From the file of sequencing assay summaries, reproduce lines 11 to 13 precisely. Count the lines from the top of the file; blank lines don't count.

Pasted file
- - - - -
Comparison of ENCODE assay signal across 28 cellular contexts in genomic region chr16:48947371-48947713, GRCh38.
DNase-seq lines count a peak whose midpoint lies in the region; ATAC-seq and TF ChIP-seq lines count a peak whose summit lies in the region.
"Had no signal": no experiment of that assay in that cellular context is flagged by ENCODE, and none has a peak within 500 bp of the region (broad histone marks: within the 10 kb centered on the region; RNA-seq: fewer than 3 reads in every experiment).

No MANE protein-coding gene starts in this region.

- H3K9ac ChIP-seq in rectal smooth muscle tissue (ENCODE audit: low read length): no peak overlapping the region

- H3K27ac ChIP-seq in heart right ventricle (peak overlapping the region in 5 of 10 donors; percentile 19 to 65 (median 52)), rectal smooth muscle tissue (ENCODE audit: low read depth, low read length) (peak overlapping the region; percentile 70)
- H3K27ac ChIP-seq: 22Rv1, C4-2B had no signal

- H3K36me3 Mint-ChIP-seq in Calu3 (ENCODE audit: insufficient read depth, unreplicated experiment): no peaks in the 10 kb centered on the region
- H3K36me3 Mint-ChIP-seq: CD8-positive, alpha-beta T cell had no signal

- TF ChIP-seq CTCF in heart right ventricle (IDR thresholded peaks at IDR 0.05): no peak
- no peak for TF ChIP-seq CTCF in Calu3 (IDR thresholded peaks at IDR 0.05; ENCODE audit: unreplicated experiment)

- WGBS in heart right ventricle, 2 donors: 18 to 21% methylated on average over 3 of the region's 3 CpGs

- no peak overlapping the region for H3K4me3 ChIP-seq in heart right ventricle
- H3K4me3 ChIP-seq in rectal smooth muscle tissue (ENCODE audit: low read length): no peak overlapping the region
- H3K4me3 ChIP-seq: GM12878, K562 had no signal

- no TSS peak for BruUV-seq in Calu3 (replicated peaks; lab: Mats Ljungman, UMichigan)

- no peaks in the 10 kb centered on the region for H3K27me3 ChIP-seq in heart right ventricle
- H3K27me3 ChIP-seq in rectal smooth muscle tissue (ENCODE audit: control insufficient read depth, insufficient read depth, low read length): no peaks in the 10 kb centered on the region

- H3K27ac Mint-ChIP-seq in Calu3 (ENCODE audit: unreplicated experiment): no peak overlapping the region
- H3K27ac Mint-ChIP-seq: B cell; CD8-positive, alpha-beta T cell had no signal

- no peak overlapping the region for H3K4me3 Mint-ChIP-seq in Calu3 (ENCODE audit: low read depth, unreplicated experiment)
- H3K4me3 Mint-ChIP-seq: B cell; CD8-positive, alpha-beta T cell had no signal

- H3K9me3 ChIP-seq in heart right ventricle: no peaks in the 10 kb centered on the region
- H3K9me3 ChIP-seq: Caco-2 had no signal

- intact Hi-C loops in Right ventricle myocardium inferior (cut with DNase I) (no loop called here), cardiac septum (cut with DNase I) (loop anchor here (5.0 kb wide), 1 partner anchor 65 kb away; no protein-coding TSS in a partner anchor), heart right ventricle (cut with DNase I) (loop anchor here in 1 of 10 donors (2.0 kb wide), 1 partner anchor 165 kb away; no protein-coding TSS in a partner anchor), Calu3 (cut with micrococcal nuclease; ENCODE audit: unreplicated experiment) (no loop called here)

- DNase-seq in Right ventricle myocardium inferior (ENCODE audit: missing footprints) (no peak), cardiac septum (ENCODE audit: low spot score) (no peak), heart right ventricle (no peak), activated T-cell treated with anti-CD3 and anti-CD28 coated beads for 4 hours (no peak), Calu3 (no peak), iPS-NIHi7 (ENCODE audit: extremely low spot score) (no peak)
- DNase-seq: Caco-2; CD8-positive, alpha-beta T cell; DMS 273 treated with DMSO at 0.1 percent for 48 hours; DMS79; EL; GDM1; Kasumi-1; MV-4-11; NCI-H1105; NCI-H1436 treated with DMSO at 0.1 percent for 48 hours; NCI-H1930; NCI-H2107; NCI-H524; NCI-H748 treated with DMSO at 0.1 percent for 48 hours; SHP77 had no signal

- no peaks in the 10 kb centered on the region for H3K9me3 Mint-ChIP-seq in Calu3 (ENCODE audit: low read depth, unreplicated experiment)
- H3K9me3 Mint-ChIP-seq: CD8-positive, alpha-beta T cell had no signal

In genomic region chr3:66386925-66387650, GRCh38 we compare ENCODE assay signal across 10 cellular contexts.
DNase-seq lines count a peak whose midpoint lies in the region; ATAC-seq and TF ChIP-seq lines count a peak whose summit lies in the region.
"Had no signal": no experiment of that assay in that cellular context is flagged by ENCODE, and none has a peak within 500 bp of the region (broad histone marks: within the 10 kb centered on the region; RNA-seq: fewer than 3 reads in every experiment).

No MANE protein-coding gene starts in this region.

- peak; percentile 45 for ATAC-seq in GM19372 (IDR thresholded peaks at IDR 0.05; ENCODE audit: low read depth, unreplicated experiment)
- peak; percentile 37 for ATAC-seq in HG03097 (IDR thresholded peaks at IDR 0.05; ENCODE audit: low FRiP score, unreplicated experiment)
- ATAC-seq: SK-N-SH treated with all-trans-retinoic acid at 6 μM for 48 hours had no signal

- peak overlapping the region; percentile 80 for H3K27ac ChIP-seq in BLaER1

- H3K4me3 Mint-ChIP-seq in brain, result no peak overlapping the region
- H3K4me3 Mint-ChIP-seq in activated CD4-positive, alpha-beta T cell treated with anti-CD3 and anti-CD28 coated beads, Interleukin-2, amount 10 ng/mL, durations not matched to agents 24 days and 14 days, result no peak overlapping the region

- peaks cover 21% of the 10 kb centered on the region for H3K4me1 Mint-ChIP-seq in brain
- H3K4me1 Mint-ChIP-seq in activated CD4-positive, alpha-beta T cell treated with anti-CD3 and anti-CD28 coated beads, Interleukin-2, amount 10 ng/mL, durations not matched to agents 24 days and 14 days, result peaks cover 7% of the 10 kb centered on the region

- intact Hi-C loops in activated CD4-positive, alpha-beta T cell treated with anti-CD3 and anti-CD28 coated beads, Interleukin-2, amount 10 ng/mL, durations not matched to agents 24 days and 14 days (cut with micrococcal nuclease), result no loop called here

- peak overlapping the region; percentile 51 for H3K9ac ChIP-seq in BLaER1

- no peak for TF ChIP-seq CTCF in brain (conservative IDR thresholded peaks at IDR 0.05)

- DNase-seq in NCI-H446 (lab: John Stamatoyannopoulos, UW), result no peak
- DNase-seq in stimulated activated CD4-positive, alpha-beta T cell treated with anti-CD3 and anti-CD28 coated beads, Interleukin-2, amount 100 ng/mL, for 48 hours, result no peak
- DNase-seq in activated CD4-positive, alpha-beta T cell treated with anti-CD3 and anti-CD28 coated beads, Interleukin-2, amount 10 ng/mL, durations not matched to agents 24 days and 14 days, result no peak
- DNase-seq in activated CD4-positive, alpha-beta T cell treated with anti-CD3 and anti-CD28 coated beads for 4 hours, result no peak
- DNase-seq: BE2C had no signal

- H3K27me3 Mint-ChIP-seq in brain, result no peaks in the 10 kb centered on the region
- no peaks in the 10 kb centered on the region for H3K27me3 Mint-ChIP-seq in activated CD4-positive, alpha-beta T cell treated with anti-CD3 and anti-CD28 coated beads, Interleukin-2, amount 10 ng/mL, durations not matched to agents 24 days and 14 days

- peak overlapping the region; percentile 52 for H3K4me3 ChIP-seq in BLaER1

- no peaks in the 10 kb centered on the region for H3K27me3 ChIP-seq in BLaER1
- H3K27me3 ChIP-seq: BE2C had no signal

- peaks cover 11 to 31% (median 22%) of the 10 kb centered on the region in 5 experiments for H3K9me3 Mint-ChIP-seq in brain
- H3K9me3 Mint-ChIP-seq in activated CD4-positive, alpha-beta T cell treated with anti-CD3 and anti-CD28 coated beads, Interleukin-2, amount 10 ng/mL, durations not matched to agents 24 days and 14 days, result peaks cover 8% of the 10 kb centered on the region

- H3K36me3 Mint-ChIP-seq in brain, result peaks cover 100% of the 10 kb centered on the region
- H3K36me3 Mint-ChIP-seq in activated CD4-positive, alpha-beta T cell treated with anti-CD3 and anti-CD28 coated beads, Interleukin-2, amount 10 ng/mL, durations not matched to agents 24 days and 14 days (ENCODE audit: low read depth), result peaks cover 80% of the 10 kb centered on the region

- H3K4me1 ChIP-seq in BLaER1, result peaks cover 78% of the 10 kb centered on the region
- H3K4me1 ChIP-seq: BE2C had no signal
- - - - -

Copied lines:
- no peak for TF ChIP-seq CTCF in Calu3 (IDR thresholded peaks at IDR 0.05; ENCODE audit: unreplicated experiment)

- WGBS in heart right ventricle, 2 donors: 18 to 21% methylated on average over 3 of the region's 3 CpGs

- no peak overlapping the region for H3K4me3 ChIP-seq in heart right ventricle